‘Hey, Bub! What’s taking my tomatoes so long to ripen?"
Uh, first of all, my name isn’t Bub. Secondly, that’s a good question. The slow ripening of tomatoes, or any vegetable for that matter, can always be related to prevailing weather conditions. In the case of tomatoes, those hot days of upper 80 to mid-90 degree temperatures back in July were a key factor in delaying the ripening of tomato fruit.
"But, Bub, aren’t tomatoes a tropical plant and don’t they love the heat?"
My name isn’t Bub. Tomatoes are believed to have originated in either sub-tropical southern Mexico or western South America, i.e. Ecuador and Chile. So, yes, they do like some heat, but their growth is affected by high temperatures. Studies have shown that at temperatures above 85 degrees tomatoes stop making the pigments and other compounds involved in fruit ripening.
"Is there anything I can do to speed up ripening of my tomatoes, Bub?"
I’m not Bub. Tomatoes expend lots of energy in a variety of growth processes: root and new shoot growth, flowering, fruit development and fruit ripening. The key to speeding up ripening is to divert energy from some of these developmental processes to fruit ripening. Start by removing all existing and new blossoms. It takes about 50-60 days from flower to ripe fruit, maybe longer as nights get cooler in September. Flowers produced now are not likely to result in ripe fruit.
Next, remove all deformed fruit, yellowed lower leaves, and a few suckers or shoots that have no fruit.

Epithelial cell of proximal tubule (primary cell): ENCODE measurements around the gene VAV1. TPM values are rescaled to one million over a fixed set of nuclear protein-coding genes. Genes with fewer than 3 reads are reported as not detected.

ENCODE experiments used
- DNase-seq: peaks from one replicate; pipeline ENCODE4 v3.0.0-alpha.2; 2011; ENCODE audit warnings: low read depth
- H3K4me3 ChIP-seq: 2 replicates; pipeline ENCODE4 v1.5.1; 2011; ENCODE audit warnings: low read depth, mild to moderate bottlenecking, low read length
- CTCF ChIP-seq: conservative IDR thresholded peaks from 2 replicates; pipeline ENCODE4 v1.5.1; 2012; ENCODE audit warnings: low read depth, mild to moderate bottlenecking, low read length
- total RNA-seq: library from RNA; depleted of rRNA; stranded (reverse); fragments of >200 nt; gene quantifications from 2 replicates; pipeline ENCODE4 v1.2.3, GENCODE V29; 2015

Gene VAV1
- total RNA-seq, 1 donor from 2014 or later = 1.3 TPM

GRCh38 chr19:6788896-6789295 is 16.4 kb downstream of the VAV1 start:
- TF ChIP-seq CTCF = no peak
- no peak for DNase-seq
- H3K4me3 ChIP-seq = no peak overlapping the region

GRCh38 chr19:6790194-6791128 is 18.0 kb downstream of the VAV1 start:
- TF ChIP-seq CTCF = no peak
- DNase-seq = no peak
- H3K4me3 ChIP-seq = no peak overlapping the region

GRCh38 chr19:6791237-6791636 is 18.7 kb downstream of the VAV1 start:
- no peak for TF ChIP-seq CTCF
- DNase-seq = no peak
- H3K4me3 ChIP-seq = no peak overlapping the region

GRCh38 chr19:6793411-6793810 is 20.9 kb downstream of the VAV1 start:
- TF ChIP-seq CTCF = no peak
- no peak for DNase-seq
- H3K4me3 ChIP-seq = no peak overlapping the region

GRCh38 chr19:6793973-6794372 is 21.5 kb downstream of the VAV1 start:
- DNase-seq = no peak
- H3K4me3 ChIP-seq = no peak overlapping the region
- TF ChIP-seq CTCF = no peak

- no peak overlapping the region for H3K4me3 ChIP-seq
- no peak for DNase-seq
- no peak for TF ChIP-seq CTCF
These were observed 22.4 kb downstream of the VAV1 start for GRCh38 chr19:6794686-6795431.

Stressing a tomato plant by root pruning on three sides might hasten ripening; I haven’t tried that so I can’t vouch for that practice. In any case, given current weather conditions, I think you’ll see rapid ripening soon.
While waiting for tomatoes to ripen, get some exercise with these weekend tasks:
n Take advantage of sales on annuals at local garden centers. Use these to add late season color to the landscape. Examine plants carefully before buying since some may be weather worn.
n Divide daylily, iris, lady’s mantle, peony and salvia and continuing dividing until October. The decision to is based on whether plants are overcrowded and on the need to increase the number of plants in the garden. Trading plant divisions with friends is a good way to increase the variety of plants in your garden.
n Hill soil up against leeks to blanch lower portions of the leafy stems. Harvest leeks only as needed; they can be left in the ground well into fall, and, if mulched, leeks can be harvested in winter.
n Shop for seeds of winter rye or winter wheat to use as a cover crop in the vegetable garden. Measure the garden area to be seeded and calculate how much seed will be needed based on a seeding rate of 2 to 3 pounds of seed per 1,000 square feet. (Thank goodness for calculators.) Begin seeding garden areas as they are cleared of spent vegetable plants. Turn over the soil, scatter the seed and rake to cover seed with soil.
n Create a new lawn. This is the best time of year to do that. Till the area, rake out as much of the old grass and weeds as possible, add compost or peat moss, starter fertilizer, and limestone if needed. Rake the soil smooth, scatter a lawn grass seed mix, water, and spread a thin layer of straw over the area.
Before creating a new lawn, get soil tested for pH to determine how much limestone to incorporate into the soil. Western Massachusetts Master Gardeners will be testing soil samples at the Berkshire Mall Farmers Market from 9 a.m. to noon Friday. Directions for collecting soil for testing may be found on the WMMGA.org web site. If you go, tell them that Bub sent you.